Even as upper caste youth like Rajiv Goswami immolated themselves in protest against Mandal, the BJP never openly backed those protests. The fruits are being enjoyed by the party even now as it has built a formidable non-Yadav OBC base that is married to Hindutva.


The Rise of Lalu and Mulayam

But OBC politics also made the political careers of two Hindi heartland stalwarts: Mulayam Singh Yadav who was then Janata Dal chief minister of Uttar Pradesh, and Lalu Pasad Yadav who was then Janata Dal chief minister of Bihar.

Both had embraced Mandal and were determined to thwart Mandir.

When the Rath Yatra led by Advani entered Bihar, Lalu Yadav publicly threatened that he would not allow the “communal” Yatra to cross over from Bihar to Uttar Pradesh. On 23 October 1990, Advani was arrested by the Bihar police.

Since that day, Lalu has become a favourite of the Muslim community. And the Yadav-Muslim vote bloc that he crafted that day in 1990 remains the most potent political force in Bihar even now.

But the fate of the V P Singh government was sealed because the BJP withdrew support.

In Uttar Pradesh, Mulayam Yadav too was keen to establish his Mandal and secular credentials. He got an opportunity soon after Advani was arrested. Tens of thousands of karsevaks were unmetered by Advani’s arrest and kept marching towards Ayodhya with consecrated bricks for the Ram Temple.

On 30 October, CM Mulayam Yadav ordered the police to stop the devotees at any cost. The police opened fire, killing many of them, though the actual number of devotees killed that day in police firing is an ideologically contentious issue.

Like Lalu, Mulayam too became a preferred leader of Muslims and the Yadav-Muslim vote bloc crafted by him since then remains a formidable political force in Uttar Pradesh.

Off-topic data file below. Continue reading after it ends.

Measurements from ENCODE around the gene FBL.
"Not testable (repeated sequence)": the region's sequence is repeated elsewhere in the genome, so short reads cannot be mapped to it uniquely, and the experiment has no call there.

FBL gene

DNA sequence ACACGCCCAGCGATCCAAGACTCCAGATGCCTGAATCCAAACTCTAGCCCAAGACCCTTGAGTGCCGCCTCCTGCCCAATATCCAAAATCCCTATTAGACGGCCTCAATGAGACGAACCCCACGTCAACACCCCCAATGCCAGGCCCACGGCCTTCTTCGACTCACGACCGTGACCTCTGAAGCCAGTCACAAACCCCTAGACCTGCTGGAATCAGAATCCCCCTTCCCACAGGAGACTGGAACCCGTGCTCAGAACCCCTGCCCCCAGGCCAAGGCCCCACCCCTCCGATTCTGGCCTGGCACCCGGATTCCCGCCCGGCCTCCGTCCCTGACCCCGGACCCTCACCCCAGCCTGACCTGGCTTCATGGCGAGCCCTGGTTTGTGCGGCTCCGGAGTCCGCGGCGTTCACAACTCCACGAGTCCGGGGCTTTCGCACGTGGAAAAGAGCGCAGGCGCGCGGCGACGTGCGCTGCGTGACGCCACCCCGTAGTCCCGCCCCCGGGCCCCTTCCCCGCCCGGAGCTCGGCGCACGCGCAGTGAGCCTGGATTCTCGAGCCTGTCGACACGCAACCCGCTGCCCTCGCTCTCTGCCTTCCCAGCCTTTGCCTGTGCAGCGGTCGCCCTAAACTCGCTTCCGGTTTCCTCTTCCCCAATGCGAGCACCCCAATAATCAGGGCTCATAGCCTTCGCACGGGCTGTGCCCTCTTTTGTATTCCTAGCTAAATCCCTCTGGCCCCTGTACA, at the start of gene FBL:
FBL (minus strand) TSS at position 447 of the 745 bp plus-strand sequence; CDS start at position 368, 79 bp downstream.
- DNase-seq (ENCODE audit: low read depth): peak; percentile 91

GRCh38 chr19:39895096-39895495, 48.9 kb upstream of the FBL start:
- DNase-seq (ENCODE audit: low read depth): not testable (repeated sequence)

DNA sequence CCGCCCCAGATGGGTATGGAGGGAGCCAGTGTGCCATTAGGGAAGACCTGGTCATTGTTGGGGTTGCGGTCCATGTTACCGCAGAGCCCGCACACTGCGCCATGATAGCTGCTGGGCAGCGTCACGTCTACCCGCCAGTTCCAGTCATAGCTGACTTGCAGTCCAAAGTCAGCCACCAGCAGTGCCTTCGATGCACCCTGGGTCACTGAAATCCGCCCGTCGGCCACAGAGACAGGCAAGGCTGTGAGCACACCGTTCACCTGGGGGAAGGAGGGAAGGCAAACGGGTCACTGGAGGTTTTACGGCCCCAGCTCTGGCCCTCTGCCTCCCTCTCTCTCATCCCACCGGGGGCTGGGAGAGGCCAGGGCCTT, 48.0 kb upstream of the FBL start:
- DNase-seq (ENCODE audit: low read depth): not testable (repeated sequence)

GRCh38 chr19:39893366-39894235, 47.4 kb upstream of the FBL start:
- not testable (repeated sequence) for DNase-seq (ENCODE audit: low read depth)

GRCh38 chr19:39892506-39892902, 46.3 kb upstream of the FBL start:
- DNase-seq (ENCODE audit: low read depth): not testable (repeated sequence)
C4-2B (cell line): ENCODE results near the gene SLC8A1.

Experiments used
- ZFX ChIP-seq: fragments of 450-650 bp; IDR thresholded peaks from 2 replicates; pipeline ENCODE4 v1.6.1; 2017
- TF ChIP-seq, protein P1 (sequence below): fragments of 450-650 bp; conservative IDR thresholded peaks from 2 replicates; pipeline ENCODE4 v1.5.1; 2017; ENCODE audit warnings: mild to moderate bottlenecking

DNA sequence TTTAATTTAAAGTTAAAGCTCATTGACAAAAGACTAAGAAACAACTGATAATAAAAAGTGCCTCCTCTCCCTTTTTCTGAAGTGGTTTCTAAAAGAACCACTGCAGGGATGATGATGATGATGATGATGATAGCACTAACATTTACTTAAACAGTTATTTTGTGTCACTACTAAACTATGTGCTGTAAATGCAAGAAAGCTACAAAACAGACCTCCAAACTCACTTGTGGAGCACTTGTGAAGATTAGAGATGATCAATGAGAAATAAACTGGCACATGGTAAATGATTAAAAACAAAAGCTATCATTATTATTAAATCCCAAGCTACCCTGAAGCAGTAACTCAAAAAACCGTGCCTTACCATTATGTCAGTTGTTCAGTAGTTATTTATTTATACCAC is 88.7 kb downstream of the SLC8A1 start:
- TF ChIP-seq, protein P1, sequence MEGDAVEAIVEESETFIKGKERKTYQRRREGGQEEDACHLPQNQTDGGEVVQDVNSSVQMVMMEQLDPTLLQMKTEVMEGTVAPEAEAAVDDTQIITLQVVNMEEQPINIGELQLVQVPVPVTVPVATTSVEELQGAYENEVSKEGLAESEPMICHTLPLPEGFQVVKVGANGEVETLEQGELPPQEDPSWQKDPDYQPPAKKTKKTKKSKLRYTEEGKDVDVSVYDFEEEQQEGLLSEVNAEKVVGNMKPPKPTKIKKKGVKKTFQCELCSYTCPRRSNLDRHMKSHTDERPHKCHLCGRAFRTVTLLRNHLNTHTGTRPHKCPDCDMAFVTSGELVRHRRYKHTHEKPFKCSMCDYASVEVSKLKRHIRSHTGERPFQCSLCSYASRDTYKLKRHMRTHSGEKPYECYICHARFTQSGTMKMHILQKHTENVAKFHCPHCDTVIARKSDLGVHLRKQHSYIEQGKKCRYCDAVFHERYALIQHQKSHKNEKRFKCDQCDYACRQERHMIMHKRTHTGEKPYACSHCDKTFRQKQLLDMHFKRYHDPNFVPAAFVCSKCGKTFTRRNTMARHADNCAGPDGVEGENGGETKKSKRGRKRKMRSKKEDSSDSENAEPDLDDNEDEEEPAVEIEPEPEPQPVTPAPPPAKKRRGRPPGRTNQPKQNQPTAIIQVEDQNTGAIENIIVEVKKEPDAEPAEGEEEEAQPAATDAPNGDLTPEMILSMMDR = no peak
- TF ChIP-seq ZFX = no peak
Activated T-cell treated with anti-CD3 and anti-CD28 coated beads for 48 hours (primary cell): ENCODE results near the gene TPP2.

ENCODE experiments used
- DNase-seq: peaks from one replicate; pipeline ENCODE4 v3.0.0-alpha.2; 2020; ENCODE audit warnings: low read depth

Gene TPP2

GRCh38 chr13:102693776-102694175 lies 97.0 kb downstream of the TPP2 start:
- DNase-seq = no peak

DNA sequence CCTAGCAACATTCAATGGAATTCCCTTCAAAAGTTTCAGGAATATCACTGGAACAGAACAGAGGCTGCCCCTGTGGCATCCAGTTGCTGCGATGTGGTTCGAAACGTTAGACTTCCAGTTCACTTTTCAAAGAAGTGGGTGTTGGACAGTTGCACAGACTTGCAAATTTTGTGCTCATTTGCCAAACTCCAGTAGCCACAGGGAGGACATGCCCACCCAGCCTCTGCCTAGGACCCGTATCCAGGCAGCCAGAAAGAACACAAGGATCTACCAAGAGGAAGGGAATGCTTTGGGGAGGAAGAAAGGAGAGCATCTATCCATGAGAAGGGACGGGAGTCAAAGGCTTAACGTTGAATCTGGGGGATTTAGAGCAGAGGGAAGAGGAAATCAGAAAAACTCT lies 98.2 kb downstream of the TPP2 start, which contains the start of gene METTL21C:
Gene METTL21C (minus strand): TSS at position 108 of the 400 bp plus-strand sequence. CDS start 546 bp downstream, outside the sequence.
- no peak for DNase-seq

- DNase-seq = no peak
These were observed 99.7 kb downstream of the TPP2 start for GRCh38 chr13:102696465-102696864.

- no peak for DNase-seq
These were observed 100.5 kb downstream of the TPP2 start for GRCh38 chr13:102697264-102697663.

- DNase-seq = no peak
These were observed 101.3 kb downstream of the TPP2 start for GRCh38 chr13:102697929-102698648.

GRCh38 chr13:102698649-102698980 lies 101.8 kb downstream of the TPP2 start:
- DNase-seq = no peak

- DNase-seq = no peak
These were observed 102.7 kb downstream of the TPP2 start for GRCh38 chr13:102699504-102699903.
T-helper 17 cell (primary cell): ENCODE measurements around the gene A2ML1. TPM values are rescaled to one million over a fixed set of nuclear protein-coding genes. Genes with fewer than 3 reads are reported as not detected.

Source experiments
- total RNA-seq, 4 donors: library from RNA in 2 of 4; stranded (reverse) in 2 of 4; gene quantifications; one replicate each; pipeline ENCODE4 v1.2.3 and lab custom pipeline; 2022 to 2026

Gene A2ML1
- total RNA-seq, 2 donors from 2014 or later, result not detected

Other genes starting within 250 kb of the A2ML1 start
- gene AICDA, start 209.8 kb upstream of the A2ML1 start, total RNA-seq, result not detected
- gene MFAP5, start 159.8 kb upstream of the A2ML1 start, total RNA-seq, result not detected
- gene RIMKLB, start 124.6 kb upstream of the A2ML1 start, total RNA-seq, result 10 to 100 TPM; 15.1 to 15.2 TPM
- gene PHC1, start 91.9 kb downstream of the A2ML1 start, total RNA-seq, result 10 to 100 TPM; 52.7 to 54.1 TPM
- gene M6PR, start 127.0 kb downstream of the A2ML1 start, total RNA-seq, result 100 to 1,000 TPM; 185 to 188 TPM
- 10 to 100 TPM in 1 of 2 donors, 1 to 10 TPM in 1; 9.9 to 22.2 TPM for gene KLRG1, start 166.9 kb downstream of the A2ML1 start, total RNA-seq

The Fall of the Congress Party

By the first week of November, it was clear that the days of the V P Singh government were numbered. Yet, he was not the biggest loser in November 1990. In the long run, it is the Congress that turned out to be the biggest loser.

Muslim voters in Bihar and UP had discovered new champions in the form of Lalu and Mulayam. The upper-caste Hindu voters dumped the Congress in favour of the BJP. Dalits asserted their political weight through Kanshi Ram and Mayawati of the BSP (Bahujan Samaj Party).

There was virtually nothing left for the Congress.

Bihar and UP will send 120 members to the Lok Sabha in 2024. The best that the Congress can hope for is 2 out of 80 in UP given that Mulayam’s son and legatee Akhilesh is in no mood to offer many seats or support to the Congress. In Bihar too, it will rely on winning just about a few seats thrown its way as crumbs by Lalu and his son and legatee Tejasvi Yadav.

In effect, one can argue that out of 543 Lok Sabha seats, the Congress has been reduced to a cipher in 120 seats.

Quite clearly, V P Singh could not have envisaged all this when he went to submit his resignation to the President on 7 November 1990. He faded from public view as the Mandal and Mandir forces continued their battle for supremacy with each formation going through ebbs and flows.

On 27 November 2008, V P Singh passed away. But India was so engulfed by the monstrous terror attack on Mumbai on the night of 26 November (discussed in the previous column) that almost no one paid any attention.

(Yashwant Deshmukh & Sutanu Guru work with the CVoter Foundation. This is an opinion piece and the views expressed are the authors' own. The Quint neither endorses nor is responsible for them.)